A series of file-encrypting malware attacks affecting institutions in Israel, the United States, Europe, and Australia has been traced to a ransomware group with an Iranian operational connection. Secureworks, a cybersecurity firm, ascribed the incursions to a threat actor known as Cobalt Mirage, which is tied to an Iranian hacker group known as Cobalt Illusion (aka APT35, Charming Kitten, Newscaster, or Phosphorus).
According to a statement by Secureworks Counter Threat Unit (CTU), Phosphorus and TunnelVision have been reported as elements of Cobalt Mirage activity. The threat actor is claimed to have carried out two types of intrusions, one of which involves opportunistic ransomware assaults using genuine technologies like BitLocker and DiskCryptor for financial benefit.
The second series of attacks is more focused, with the primary purpose of obtaining access and acquiring intelligence, with some ransomware thrown in for good measure. Initial access routes are enabled by scanning internet-facing servers for web shells and exploiting them as a conduit to move laterally and activate the ransomware, which are vulnerable to widely reported flaws in Fortinet appliances and Microsoft Exchange Servers.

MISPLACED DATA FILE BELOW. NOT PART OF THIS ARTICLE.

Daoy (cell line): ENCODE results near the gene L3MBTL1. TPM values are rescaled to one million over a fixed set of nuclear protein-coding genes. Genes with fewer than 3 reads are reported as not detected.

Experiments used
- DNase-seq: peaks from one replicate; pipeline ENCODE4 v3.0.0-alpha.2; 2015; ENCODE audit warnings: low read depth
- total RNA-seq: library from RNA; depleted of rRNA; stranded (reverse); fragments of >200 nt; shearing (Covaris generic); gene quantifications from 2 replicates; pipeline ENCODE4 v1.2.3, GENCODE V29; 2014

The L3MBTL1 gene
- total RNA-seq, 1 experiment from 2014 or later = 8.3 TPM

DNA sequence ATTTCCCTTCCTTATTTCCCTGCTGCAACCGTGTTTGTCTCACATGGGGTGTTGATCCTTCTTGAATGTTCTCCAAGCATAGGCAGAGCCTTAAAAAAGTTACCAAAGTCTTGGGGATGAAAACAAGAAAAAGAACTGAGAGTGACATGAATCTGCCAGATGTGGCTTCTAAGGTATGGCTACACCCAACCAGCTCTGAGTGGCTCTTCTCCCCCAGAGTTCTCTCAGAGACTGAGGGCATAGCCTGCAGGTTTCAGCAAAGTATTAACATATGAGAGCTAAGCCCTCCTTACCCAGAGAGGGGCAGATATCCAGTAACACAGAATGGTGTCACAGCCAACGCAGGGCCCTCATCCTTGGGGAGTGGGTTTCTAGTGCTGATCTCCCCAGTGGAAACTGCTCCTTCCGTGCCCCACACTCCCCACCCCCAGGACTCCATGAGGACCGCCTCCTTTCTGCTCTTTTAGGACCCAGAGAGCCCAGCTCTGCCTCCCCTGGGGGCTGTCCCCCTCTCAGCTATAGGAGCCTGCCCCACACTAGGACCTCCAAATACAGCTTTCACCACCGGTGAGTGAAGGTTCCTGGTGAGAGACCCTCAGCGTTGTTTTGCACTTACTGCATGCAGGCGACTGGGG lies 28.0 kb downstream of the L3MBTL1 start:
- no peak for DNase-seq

Secureworks detailed a January 2022 cyberattack on an undisclosed US charity organization but claimed the specific mechanism by which the full volume encryption capability is activated is unclear. In mid-March 2022, another attack aimed at a US local government network is thought to have used Log4Shell weaknesses in the target’s VMware Horizon architecture to conduct surveillance and network scanning activities.
“The January and March incidents typify the different styles of attacks conducted by Cobalt Mirage,” the researchers concluded. “While the threat actors appear to have had a reasonable level of success gaining initial access to a wide range of targets, their ability to capitalize on that access for financial gain or intelligence collection appears limited.”